By Patrick B. McGuigan
The Sooner State economy was so vibrant over the past 12 months that state government set an all-time record for tax collections.
Last week, in his monthly briefing for Capitol reporters, Treasurer Ken Miller said Oklahoma’s comparatively enviable economic position triggered a year of total tax receipts that shattered all previous records.
Through July, the 12-month cycle had produced $11.3 billion for the government. That was $12.6 million (0.1 percent) above the previous high, set in December 2008.
Miller observed, in analysis provided to The City Sentinel, “By at least this one measure, Oklahoma has regained and moved past the ground it lost during the Great Recession. The revenue recovery – from peak to peak – took four years and seven months.”
The low point in state government tax collections came in February 2010, when the 12-month running total was $9.4 billion. Since that low tide, collections have surged $1.9 billion – or 21 percent in the analysis from Miller’s office.
The high tide of revenue is the result of an 11 percent boost in motor vehicle collections, and a 4.2 percent leap in sales tax revenues. The latter was driven in part by massive recovery expenditures after spring storms, including the May tornadoes in Moore.
Energy-related receipts – from the oil and natural gas levies known as severance taxes – were higher year-over-year for the third straight month. That jump came after a prior year of stagnant or declining revenues from the oil patch.
The latest data confirms a positive surge that began in the spring, when gross production (severance) revenues began a significant recovery.
In addition to sales and severance taxes, income taxes (both personal and corporate) sailed high over the past year. The hike in receipts from income levies came despite – or, as advocates contend, because of – a fractional reduction of the top personal income tax rate, in January 2012, from 5.5 to 5.25 percent.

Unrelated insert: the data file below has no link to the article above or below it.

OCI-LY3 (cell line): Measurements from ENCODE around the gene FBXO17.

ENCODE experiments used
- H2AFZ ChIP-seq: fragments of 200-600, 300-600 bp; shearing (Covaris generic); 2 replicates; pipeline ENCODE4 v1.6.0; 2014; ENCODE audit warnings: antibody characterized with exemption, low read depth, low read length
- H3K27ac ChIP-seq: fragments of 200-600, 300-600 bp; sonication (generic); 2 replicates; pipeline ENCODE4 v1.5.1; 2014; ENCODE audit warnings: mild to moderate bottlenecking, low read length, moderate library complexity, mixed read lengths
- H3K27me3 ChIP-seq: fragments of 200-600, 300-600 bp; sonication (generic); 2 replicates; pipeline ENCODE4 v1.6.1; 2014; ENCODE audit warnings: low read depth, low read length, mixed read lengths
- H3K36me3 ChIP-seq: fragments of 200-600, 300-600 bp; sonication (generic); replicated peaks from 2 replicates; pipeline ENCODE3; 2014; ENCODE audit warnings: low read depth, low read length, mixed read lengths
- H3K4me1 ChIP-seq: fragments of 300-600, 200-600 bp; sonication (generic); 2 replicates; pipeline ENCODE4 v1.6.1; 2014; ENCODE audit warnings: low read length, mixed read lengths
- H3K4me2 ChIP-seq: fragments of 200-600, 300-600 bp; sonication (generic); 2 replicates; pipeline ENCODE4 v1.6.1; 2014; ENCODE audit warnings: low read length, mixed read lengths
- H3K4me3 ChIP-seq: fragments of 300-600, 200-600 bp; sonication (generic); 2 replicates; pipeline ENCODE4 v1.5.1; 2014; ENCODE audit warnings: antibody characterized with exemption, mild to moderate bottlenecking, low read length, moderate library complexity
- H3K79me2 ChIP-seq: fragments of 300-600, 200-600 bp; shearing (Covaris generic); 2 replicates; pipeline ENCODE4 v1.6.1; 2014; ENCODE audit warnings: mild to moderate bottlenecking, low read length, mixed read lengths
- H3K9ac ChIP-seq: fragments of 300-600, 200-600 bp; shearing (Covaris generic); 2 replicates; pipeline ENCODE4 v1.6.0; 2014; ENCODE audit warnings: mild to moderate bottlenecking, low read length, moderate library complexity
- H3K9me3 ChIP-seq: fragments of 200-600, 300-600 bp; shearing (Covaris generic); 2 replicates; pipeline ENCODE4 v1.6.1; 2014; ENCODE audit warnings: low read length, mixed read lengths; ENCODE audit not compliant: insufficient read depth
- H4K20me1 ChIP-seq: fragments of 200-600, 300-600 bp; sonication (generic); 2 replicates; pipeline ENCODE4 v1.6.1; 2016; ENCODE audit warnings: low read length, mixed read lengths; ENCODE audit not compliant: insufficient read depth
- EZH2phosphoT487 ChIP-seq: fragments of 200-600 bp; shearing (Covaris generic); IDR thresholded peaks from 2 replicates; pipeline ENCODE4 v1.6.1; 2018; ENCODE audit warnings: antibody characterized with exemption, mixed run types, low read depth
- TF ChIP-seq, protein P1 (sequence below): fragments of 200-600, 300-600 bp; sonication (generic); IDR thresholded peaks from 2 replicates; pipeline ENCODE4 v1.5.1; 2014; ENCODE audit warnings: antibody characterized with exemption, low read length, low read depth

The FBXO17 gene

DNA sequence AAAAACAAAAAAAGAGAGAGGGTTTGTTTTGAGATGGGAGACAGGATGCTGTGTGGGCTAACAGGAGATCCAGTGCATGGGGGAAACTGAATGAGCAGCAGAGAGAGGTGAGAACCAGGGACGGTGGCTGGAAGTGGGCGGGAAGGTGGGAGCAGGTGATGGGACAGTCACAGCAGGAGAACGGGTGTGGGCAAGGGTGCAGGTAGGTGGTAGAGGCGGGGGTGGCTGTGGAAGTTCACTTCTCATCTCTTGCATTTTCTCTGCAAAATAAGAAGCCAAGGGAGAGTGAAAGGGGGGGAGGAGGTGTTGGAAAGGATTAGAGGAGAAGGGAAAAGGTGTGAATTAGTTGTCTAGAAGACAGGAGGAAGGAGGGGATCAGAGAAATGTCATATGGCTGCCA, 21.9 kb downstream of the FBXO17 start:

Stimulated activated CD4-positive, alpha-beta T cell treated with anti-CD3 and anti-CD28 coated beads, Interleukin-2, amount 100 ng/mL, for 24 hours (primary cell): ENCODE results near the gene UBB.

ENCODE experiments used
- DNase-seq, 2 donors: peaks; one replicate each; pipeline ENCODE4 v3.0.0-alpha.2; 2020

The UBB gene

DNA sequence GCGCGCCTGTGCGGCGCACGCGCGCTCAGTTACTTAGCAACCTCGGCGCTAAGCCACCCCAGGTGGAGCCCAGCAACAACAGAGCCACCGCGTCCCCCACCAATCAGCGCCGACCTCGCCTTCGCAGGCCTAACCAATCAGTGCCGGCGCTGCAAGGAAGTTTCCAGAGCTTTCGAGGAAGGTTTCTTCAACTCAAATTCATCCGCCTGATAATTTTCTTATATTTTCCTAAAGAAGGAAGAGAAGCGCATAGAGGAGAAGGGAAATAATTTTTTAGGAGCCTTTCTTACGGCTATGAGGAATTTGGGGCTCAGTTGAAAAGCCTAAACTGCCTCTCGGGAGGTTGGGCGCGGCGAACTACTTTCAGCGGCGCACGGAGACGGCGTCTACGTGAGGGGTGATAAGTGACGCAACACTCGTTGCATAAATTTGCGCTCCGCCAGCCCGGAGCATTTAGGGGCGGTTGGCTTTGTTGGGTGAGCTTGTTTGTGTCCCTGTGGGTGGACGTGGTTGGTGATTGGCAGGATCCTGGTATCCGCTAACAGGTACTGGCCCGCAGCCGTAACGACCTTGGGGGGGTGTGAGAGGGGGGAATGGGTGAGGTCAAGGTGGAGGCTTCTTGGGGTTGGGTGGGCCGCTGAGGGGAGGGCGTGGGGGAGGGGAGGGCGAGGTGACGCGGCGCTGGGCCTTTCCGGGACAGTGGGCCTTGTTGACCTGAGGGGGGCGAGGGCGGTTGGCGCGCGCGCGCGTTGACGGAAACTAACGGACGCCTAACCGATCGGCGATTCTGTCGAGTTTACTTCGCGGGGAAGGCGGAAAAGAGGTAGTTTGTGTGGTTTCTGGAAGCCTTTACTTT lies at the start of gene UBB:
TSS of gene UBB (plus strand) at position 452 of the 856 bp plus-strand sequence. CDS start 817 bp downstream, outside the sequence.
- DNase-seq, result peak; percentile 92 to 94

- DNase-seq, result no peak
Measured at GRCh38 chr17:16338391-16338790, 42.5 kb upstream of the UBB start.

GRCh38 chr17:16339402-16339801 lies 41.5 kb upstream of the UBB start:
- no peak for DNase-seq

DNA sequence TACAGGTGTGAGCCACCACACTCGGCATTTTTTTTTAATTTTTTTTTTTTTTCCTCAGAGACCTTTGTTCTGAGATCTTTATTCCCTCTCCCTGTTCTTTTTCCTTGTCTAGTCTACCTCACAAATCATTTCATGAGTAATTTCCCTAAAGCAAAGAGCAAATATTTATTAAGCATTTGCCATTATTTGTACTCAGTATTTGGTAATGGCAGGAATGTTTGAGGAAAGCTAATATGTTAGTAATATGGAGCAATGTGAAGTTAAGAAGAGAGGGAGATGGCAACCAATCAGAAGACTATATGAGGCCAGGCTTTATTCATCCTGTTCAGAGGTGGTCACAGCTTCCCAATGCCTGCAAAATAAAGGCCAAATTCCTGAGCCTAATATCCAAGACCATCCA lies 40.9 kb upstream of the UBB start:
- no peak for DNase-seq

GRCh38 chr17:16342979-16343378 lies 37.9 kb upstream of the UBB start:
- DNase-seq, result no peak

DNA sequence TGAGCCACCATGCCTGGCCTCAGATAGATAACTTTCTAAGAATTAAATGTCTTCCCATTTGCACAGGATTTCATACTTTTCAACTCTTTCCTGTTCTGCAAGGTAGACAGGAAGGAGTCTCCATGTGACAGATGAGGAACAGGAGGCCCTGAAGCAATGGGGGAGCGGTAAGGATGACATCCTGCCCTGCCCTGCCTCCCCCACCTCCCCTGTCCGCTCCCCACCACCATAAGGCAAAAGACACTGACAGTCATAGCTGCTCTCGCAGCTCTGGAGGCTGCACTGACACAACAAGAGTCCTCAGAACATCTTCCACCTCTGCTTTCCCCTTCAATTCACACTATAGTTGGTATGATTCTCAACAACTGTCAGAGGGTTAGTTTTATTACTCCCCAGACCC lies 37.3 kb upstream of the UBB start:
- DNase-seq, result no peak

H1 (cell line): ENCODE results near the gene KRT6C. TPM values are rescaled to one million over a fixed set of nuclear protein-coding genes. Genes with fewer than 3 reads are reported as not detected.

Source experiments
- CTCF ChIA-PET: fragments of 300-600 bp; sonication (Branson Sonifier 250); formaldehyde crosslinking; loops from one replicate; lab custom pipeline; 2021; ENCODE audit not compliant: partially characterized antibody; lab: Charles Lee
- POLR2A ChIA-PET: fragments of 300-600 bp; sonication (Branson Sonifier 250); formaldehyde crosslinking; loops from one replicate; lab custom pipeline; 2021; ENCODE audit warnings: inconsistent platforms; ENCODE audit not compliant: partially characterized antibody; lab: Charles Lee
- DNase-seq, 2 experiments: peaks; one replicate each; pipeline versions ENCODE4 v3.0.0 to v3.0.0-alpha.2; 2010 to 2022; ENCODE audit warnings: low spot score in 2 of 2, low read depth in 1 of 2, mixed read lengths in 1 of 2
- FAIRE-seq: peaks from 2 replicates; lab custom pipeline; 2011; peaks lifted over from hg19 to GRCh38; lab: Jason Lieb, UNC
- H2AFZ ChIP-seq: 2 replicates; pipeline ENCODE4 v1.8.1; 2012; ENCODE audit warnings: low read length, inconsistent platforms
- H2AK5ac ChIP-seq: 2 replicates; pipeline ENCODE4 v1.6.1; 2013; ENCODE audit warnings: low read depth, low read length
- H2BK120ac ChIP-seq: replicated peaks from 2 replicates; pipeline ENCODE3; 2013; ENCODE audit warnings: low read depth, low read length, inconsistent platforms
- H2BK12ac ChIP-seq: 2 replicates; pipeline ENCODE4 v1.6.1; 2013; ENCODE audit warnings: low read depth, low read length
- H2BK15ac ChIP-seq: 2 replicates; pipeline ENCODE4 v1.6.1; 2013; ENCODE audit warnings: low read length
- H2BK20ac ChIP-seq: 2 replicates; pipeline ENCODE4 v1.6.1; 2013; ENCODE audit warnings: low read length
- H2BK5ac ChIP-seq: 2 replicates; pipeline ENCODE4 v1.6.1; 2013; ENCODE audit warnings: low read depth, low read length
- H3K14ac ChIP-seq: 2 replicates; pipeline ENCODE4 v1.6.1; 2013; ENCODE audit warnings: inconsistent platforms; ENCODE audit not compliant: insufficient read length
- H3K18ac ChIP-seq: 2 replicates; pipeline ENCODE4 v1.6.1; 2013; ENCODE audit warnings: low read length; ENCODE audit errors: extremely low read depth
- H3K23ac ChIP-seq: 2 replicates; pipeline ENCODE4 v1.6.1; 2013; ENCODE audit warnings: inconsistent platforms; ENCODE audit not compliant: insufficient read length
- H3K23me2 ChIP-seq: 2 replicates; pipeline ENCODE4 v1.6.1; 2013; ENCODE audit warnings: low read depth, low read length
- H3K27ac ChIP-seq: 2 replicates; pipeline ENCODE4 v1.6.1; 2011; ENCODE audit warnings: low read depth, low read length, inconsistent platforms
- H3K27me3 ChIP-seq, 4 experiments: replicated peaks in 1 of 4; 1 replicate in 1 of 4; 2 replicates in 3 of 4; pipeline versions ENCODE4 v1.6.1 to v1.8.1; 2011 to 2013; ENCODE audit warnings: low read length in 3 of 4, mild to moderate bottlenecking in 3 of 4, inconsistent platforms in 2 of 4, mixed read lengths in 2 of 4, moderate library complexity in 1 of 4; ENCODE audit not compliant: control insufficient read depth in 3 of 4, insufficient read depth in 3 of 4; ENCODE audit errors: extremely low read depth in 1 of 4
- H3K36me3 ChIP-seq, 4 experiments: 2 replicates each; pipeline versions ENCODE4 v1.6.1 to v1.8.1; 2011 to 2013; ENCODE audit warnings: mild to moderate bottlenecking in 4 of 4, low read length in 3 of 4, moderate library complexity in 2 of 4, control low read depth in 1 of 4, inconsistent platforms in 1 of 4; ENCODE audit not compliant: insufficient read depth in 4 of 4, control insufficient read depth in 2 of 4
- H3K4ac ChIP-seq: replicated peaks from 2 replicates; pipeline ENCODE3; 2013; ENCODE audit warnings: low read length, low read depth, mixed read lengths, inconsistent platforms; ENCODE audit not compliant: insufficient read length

That one-quarter percent nip-and-tuck continued a trend over the past few years of fractional reductions eventually yielding higher state income tax revenues, despite the broader economic malaise of the Great Recession.
State tax collections from smaller categories – those imposed on fuel, tobacco, horse race gambling and alcohol — jumped 9.6 percent over the past 12 months.
Putting this in another context, Miller’s analysis said, “Between August 2012 and July 2013, gross revenue totals $11.3 billion. That is $299.81 million or 2.7 percent higher than collections for the previous 12-month period.”
The growth in government revenue comes in the midst of a continuing era of economic dynamism for Oklahoma. The state has an unemployment rate of 5.1 percent – and Oklahoma City has the nation’s second lowest big city jobless percentage. Nationwide, unemployment continues to run 7.6 percent.
Bottom line: The past 12 months brought into state coffers the largest one-year tax take in Oklahoma history.